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Fighting against Poverty & Hunger / News

Poverty isn’t permanent.

A UNDP Story

What is poverty? Is it increasing or decreasing?


A young girl sits a a table working on a laptop computer.

Camila Gonzalez, 9 years old, studies at home on a computer she received through Uruguay’s “One Laptop per Child” programme. Enrollment in primary education, one of the surest means of reducing poverty, has increased significantly since 2000. The enrolment rate in developing regions reached 91 percent in 2015. Photo: Pablo La Ros/UNDP

We challenged people in New York City to rethink what they know about poverty. Here’s what they had to say:

Despite common misperceptions, poverty isn’t permanent!

The world is making headway in the fight against poverty. Since 1999, we’ve reduced the percentage of people around the world who live in extreme poverty from 28 percent to 11 percent.

That’s about 250,000 people worldwide who climb out of poverty EVERY. SINGLE. DAY.

The numbers are compelling and refute misperceptions that poverty is increasing around the world. Not convinced? Have a look at the data:

graph2-living below USD190
Still not convinced? There’s lots more data showing that povery is on the decline. The World Bank is one of the main sources of information on the topic. You can learn more here.
A smiling woman wearing a pink and yellow sari stands in front of a bright blue wall.

Despite common misperceptions, the world is making progress in the fight against poverty. Since 1999, the percentage of people around the world living in extreme poverty has dropped from 28 percent to 11 percent. The Sustainable Development Goals aim to finish the job and eliminate poverty completely by 2030. Photo: UNDP Bangladesh

People leave poverty

(because poverty isn’t permanent)

Now let’s take a look behind the numbers. Meet just a few of the people around the world who are building brighter futures for their families, their communities and their countries:

  • Fishing for prosperity

    The island of Idjwi is a heaven of peace at the east of DRC, its isolation preventing it from being involved in the region’s conflicts. Yet this small territory is also the most populated, which entails a number of economic and environmental challenges.

  • Perking up the coffee business

    Despite the success of their coffee around the world, small producers fight to secure their future and preserve their environment.

  • Women in rural development in southern Kosovo*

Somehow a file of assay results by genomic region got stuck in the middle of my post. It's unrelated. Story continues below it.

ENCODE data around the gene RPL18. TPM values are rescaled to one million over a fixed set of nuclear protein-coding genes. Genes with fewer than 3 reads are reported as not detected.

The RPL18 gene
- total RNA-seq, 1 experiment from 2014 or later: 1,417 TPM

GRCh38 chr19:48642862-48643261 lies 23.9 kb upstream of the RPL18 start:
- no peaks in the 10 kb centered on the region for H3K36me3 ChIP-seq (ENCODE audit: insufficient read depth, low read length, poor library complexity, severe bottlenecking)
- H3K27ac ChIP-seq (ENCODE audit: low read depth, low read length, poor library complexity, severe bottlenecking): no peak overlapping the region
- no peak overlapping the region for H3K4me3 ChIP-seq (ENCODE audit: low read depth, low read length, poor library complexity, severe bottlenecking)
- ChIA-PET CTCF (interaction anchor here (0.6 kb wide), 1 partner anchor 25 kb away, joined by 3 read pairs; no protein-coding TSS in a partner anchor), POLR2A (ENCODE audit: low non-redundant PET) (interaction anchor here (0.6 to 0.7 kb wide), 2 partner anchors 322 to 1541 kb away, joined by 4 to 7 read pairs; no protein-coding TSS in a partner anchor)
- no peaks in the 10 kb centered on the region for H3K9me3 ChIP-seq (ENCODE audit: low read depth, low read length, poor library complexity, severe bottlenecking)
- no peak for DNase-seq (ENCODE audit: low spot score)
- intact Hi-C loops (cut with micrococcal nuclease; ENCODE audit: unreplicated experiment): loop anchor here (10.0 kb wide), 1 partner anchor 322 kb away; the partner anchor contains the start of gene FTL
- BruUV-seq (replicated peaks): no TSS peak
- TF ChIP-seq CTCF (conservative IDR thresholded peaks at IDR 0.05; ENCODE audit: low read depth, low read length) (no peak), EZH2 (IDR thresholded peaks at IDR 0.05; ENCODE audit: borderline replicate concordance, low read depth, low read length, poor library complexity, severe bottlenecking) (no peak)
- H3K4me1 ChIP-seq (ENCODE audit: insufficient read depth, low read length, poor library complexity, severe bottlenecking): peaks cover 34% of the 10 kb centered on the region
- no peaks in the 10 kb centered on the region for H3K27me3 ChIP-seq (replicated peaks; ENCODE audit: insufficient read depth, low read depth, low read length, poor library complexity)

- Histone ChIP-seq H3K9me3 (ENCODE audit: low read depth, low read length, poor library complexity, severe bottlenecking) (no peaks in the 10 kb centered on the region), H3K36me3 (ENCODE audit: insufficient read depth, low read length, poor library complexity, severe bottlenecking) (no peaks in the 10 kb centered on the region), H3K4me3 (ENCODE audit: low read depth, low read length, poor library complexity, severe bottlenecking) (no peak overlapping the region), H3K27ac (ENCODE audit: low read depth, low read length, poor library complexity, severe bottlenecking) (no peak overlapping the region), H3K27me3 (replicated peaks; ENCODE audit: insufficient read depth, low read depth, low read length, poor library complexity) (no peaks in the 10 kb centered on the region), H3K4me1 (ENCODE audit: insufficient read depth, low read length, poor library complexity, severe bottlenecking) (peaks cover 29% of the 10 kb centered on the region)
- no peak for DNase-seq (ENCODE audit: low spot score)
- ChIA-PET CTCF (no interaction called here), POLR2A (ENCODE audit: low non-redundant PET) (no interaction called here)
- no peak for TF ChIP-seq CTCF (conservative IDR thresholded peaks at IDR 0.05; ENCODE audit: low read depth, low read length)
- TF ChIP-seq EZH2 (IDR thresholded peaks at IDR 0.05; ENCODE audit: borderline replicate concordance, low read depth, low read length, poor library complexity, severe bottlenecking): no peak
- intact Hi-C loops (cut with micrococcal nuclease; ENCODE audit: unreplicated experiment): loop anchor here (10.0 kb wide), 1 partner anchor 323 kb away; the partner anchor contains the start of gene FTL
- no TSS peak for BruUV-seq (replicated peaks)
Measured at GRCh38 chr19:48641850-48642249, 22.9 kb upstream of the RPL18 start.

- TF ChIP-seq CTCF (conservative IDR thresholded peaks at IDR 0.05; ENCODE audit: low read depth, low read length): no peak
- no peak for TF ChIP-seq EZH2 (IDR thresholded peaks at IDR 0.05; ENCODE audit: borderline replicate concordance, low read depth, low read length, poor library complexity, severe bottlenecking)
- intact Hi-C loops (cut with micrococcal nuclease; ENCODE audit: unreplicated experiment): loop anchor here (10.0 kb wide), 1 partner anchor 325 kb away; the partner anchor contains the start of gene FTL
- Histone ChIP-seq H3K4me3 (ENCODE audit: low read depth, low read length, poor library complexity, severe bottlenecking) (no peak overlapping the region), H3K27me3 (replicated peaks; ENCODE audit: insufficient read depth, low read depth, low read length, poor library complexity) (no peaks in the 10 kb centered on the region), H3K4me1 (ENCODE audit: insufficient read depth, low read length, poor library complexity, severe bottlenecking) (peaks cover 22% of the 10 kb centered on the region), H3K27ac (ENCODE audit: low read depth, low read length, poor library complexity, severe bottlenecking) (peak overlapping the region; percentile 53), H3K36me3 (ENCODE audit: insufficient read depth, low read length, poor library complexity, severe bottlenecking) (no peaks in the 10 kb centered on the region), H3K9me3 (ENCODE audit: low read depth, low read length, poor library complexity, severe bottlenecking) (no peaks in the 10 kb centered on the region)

Agriculture and rural entrepreneurship can be a promising source of income for Kosovars who are willing to work the land. In a place where the unemployment rate is a staggering 32.9 percent, growing and selling produce can be the difference in making ends meet.

  • Yazidi women find economic independence

    The Dost Bakery is a small cake business that opened in the Kurdistan Region of Iraq (KRI) in the autumn of 2015. The bakery is run by 10 friends, which are all women displaced by ISIS that are now living in and around the Sharia Camp near the city of Dohuk.

  • Cultivating change in Papua

    UNDP provides agricultural training in Papua New Guinea to boost farmer incomes and restore degraded land. Sereh merah, a plant long used to drive away evil spirits, is now being grown as a pesticide ingredient to protect crops.

more stories

You’ve got the power

(to change minds)

Stories like these prove that poverty isn’t permanent or inevitable. Since 1990, we’ve cut in half the number of people who live in extreme poverty. Yet 7 out of 10 people think that poverty has only increased.

Sustainable Development Goal 1 aims to completely eradicate extreme poverty within a generation – by 2030 to be exact. Achieving this goal starts with changing the common misconception that poverty will always be with us. How do we change this?

Our challenge to you

Changing opinions isn’t easy. But engaging people in conversation is a good starting point.

That’s why we’re challenging you to change three people’s minds about poverty. Talk to your neighbour, your family, your best friend or even that person you bump into on the street. Ask them whether they think poverty is increasing or decreasing around the world.

Did they guess correctly? If not, set the record straight, and let them know that poverty is decreasing globally.

With your help, we can change attitudes – a first step toward changing the world.

Because poverty isn’t permanent.


This article was originally published by UNDP.

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